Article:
When Martin’s Additions first began to address the issues surrounding infill development and redevelopment of properties within our boundaries in the spring and summer of 2007, one of the concerns that residents often expressed was the effect of additional impervious surface that accompanied the increased size of the structures as well as the changes in storm water runoff. Stories were told of flooded basements, soggy yards, icing conditions and the like that had not been present prior to the redevelopment. The Village Council decided to separate the consideration of new building regulations related to the mass and bulk of the houses from the impact of water runoff and storm water issues. New ordinances addressing compatible residential infill and redevelopment were adopted and became effective in June of 2009. It is now time to address the second stage of the earlier vision, which is meant to address storm water management. The following text describes the action that the Council feels the Village should begin to address:
The process of building new houses on existing lots or building additions to existing houses generally reflects an intensification of developments. From the perspective of storm water management, this often translates into increases in impervious surface area, removal of trees and vegetation, injury to or loss of trees on adjacent properties, loss of open and permeable space and changes to grades or slopes. Each of these factors can alter the flow of storm water from a residential lot and each can increase the quantity of storm water flowing into streets and adjoining properties. The community’s ability to handle storm water flows cannot be increased without public costs in new and expanded infrastructure. The management of storm water is constrained by the Village’s historic drainage patters, infrastructure capacity and patterns of streets and lots.
In considering the job of a Storm Water Task Force to examine the problem, the following directions were envisioned. The Task Force would:
1. evaluate options that may be available to the Village to address storm water issues associated with new construction and other lot improvements, and to minimize any resulting water runoff that is likely to adversely affect any adjacent private or public property; and
2. evaluate the sustainability of the Village’s current storm water management system and storm water drains, to handle current and increased flows.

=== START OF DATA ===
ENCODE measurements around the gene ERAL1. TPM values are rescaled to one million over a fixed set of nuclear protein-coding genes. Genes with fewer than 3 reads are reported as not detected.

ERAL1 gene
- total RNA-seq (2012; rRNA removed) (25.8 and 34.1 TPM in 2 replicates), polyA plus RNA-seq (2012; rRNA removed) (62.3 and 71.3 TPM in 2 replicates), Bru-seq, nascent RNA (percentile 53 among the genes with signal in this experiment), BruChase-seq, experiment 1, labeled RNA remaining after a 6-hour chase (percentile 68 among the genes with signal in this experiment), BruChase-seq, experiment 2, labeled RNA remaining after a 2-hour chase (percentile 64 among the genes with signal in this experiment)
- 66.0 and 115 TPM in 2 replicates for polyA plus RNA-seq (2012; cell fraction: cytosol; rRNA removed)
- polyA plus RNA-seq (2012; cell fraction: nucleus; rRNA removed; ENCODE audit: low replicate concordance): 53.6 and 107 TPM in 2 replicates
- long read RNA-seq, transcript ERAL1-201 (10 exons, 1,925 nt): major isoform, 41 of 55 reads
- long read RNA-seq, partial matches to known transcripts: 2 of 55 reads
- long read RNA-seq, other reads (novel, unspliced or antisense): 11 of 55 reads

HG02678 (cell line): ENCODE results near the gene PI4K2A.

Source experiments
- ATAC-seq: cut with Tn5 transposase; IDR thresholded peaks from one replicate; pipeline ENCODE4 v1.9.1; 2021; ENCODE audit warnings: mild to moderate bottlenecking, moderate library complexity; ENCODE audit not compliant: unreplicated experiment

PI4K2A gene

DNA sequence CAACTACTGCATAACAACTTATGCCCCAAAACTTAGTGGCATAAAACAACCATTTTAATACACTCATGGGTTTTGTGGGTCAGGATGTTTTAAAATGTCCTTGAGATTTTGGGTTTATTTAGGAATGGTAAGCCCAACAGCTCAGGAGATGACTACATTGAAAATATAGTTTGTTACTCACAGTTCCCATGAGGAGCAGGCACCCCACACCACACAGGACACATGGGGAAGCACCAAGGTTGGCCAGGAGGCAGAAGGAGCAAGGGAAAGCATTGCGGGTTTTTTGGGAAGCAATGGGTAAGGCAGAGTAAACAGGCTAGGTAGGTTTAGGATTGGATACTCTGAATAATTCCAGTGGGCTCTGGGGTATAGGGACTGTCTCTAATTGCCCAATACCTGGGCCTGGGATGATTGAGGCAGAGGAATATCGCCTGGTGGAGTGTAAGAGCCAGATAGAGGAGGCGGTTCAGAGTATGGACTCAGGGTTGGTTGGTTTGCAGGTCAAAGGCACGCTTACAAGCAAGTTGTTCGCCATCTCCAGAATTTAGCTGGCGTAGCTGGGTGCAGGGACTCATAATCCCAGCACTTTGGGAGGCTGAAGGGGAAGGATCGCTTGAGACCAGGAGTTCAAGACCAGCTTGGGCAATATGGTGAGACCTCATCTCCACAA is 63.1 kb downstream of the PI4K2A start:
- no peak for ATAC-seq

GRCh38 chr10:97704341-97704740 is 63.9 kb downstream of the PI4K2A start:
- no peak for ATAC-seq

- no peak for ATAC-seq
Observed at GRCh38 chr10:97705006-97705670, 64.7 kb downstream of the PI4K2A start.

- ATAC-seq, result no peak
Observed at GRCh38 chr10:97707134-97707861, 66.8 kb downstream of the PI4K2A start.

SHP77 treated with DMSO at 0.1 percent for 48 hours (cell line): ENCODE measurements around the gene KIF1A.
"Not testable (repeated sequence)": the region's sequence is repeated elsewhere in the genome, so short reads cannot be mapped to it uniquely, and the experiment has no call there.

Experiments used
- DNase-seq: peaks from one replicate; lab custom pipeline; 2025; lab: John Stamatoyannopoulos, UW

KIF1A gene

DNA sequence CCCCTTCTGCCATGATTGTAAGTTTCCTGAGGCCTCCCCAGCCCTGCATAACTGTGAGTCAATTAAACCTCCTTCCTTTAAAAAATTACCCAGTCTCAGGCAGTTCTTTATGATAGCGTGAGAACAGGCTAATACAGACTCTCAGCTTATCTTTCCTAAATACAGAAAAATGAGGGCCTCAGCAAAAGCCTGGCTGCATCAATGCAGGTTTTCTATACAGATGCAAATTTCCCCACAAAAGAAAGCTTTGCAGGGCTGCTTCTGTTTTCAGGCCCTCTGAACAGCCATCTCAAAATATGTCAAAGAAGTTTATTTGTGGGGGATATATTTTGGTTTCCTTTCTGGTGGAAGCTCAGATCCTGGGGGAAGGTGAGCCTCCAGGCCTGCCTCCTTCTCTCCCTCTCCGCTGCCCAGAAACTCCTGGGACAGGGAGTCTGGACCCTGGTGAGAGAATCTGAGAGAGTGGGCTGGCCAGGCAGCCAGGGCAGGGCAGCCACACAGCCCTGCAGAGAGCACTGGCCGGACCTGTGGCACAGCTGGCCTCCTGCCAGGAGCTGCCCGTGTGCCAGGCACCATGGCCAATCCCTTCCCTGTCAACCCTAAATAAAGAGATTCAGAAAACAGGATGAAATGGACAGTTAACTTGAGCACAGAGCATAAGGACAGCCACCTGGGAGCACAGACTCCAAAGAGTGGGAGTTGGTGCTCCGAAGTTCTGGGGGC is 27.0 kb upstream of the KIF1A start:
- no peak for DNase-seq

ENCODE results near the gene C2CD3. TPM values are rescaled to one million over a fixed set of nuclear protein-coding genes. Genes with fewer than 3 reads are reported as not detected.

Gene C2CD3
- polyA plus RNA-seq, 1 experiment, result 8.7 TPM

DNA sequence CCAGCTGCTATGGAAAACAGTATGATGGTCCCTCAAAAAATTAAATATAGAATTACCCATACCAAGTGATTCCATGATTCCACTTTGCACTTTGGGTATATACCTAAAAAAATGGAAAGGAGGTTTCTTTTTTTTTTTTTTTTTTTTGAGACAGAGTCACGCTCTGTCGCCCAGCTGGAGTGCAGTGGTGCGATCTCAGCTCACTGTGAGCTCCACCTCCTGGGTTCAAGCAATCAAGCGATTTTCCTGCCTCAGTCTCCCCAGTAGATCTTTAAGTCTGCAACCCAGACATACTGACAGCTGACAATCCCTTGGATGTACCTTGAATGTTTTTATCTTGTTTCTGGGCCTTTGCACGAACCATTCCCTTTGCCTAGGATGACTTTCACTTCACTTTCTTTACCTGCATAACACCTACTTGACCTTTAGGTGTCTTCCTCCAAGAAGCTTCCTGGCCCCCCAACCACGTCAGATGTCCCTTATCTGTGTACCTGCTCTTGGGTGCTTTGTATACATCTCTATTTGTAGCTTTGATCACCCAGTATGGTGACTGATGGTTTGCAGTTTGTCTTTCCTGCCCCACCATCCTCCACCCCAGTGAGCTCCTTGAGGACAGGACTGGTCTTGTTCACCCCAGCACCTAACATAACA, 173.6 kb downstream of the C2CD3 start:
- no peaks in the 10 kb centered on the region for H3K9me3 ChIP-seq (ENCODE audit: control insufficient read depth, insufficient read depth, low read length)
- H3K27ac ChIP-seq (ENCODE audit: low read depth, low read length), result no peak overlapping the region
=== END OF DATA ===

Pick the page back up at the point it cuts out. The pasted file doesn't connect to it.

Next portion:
In mid-February, Council Chairman Richard Krajeck and Councilmember and Storm Water Task Force (SWTF) Chair Mike Zielinski, met with the Urban Planning Consultant, Chris Jakubiak of Jakubiak & Associates, to review a proposal for consulting services to assist a Task Force in achieving the goals set forth in the statement above. Alan Beal, VMA’s Buildings Administrator, and Bill Lebovich, a member of the Land Use Task Force, brought their perspective on the issues to the table. Jakubiak’s proposed scope of work followed the plan laid out above, focusing initially on options that might be available to minimize water runoff and other potential adverse effects associated with improvements requiring permits from the Village. The proposal envisions reviews of State and County laws and neighboring jurisdictions’ ordinances, as well as best practices to protect trees on adjoining properties. The second phase of the Task Force responsibility would include an evaluation of the ability of the Village’s current storm water management system to handle current and potentially increased flows that may result over the long term through redevelopment. The issues currently being addressed on Quincy Street have reinforced the concept that construction and maintenance of sewer and storm drains are the responsibility of Montgomery County, and the Council envisions significant involvement of the County, especially in the second phase of the Task Force charge. As with the Land Use Task Force recommendations, a public information report would be produced and illustrated drafts of any recommended ordinance provisions would be developed and circulated. Multiple reports will be made to residents, through the web site, newsletter, list serv, and a public meeting presentation of any SWTF recommendations. Any proposed ordinance provisions actually introduced by the Council would also be publicly vetted through the ordinance adoption process, which includes public hearings.